Women with repeated implantation failure (RIF) and recurrent pregnancy loss (RPL) experienced increased microbiome diversity with pathogenic species and a loss of Lactobacillus dominance in the lower female reproductive , according to findings published in the International Journal of Molecular Sciences.
Findings indicated that a Lactobacillus-dominated vaginal microbiota was beneficial for embryo implantation. In addition, pathogenic species were found in the dysbiotic vaginal microbiomes of women with both RIF and RPL including: Gardnerella, Prevotella, Atopobium, Megasphaera and Sneathia.
“A state of microbiota dysbiosis with an overabundance of pathogenic species or the absence of Lactobacillus-dominated vaginal and endometrial microbiomes might trigger inflammation, hinder the process of embryonic implantation and interfere with early pregnancy,” wrote researchers from Erasmus University Medical Center in The Netherlands.
Biotics to fight the growing prevalence of fertility issues
Commenting independently on the study, Ana Nunes, global business development director of Zinereo Pharma, stressed the importance of the findings for the development of biotics to fight the growing prevalence of fertility issues. Zinereo Pharma markets Fertibiome, a fertility probiotic developed in partnership with Spanish R&D firm Probisearch.
“With 48 million couples and 186 million individuals grappling with infertility, affecting about 15% of couples, there is a critical need for innovative solutions,” Nunes told NutraIngredients. “Approximately 15% to 30% of infertility cases being idiopathic, meaning their causes remain unknown.”
She said the growing body of scientific research, including evidence backing the role of the endometrial and vaginal microbiomes in pregnancy outcomes, has prompted Zinereo Pharma to initiate further clinical trials on Fertibiome.
“Recent scientific studies reveal a paradigm shift – the urogenital tracts are not sterile; they contain 9% of the human microbiome,” she explained. “A healthy urogenital microbiome significantly improves implantation rates and pregnancy outcomes, yet 40% of women undergoing assisted reproductive treatment face dysbiosis challenges.”
Fertibiome, which contains Ligilactobacillus salivarius PS11610 strain, was initially found to alter the bacterial composition of both female and male urogenital tracts and improve the immune status of couples experiencing infertility due to bacterial dysbiosis, leading to a significant increase in the chances of successful pregnancy in 40% of cases.
“Our collaborative pursuit stems from the evolving understanding of the microbiome’s role in fertility,” Nunes added. “We believe that our joint expertise and the latest research insights position us to deliver impactful solutions. We are optimistic that the ongoing research will yield promising results, marking an advancement in addressing infertility challenges and improving lives.”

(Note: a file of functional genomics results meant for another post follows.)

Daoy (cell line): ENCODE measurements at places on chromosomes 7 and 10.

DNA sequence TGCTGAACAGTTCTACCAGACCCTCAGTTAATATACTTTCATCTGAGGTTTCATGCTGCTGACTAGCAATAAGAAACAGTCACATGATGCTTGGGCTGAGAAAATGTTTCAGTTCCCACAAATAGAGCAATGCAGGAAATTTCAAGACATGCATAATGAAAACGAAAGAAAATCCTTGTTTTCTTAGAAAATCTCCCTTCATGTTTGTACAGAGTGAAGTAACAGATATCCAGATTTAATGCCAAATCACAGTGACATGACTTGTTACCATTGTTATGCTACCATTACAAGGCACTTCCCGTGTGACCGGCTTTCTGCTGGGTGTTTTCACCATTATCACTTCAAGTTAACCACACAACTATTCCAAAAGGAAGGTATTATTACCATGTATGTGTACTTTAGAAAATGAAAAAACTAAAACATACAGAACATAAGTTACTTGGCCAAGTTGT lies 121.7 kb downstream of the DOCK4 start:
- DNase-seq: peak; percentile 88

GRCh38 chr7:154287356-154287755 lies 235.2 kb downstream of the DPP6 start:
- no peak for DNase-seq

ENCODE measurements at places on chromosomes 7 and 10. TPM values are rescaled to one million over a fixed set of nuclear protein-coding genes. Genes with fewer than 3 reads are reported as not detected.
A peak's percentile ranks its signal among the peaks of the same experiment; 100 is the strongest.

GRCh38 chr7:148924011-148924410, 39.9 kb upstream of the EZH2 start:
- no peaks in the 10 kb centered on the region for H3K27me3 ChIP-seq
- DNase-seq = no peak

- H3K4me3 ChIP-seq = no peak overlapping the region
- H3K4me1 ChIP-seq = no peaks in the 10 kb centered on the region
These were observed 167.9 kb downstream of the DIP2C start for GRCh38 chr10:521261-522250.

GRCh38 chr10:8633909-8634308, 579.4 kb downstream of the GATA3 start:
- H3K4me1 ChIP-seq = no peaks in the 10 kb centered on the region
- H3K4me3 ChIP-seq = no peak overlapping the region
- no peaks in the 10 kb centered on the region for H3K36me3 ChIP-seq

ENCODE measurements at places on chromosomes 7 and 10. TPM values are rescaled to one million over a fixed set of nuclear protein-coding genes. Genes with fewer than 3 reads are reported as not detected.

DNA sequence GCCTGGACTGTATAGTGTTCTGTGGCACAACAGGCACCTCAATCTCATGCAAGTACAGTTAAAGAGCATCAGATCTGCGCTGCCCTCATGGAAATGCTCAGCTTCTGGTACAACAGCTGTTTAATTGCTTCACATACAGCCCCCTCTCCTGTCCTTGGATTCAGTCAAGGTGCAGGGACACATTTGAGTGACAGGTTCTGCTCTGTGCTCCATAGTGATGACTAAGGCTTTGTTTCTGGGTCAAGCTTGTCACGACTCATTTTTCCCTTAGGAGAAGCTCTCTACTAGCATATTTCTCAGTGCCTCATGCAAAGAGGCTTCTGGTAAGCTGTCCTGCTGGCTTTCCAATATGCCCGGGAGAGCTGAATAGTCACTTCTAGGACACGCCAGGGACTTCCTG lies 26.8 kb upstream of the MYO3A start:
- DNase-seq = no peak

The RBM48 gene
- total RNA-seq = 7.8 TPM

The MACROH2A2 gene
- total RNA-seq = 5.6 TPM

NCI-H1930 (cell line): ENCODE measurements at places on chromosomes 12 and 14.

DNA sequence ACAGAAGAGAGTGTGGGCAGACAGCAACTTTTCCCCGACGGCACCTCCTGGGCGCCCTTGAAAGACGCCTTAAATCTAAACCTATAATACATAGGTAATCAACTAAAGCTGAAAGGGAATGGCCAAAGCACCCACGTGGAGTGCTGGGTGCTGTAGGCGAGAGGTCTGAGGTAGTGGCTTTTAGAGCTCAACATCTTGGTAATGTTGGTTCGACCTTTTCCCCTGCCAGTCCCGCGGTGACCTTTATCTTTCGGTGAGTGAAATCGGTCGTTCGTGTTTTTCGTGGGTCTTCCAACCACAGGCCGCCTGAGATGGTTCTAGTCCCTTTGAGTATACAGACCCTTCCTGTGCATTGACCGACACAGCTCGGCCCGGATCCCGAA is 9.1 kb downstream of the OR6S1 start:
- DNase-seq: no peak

The vaginal and endometrial microbiome
There have been significant advancements in fertility treatments in recent years, however the underlying causes of many adverse pregnancy outcomes are largely unknown. This is attributed to the restrictions on investigating the intra-uterine environment around and after human embryonic implantation due to the potential risks in early pregnancy.
The uterine microenvironment and the endometrial lining are crucial during the final stages of pre-implantation during assisted reproductive treatment (ART) to enable successful implantation of the embryo. In addition, the microbiota is known to play a key role in infant health and long-term immunity.
Studies suggest that the microbiome may play a significant role in pregnancy outcomes, with researchers theorising that the microbiota’s interaction with host immunity can imbalance cytokine levels and subsequent embryonic development.
However, the Erasmus University researchers noted that more research is needed to determine how microbial dysbiosis may contribute to pregnancy complications, and thus they set out to review the existing research on the role of the vaginal and endometrial microbiome in early pregnancy.
Compositions and outcomes
The review noted a detectable difference in the vaginal microbiome composition between women suffering from RIF and RPL. The women were also found to be unable to attenuate their microbiome diversity throughout their menstrual cycle.
The researchers also reported correlations between Lactobacillus species and anti-inflammatory cytokine levels, which may explain the negative pregnancy outcomes.
“Inflammation and dysregulated activation of the immune system seem to affect the integrity of the endometrial mucosa, leading to RIF, and subsequently interfere with the receptivity of the endometrium and the processes of implantation and placentation, leading to RPL,” they wrote with regards to the potential mechanisms behind the association.
Source: International Journal of Molecular Sciences
“Clinical Relevance of Vaginal and Endometrial Microbiome Investigation in Women with Repeated Implantation Failure and Recurrent Pregnancy Loss”
Authors: Xushan Gao et al.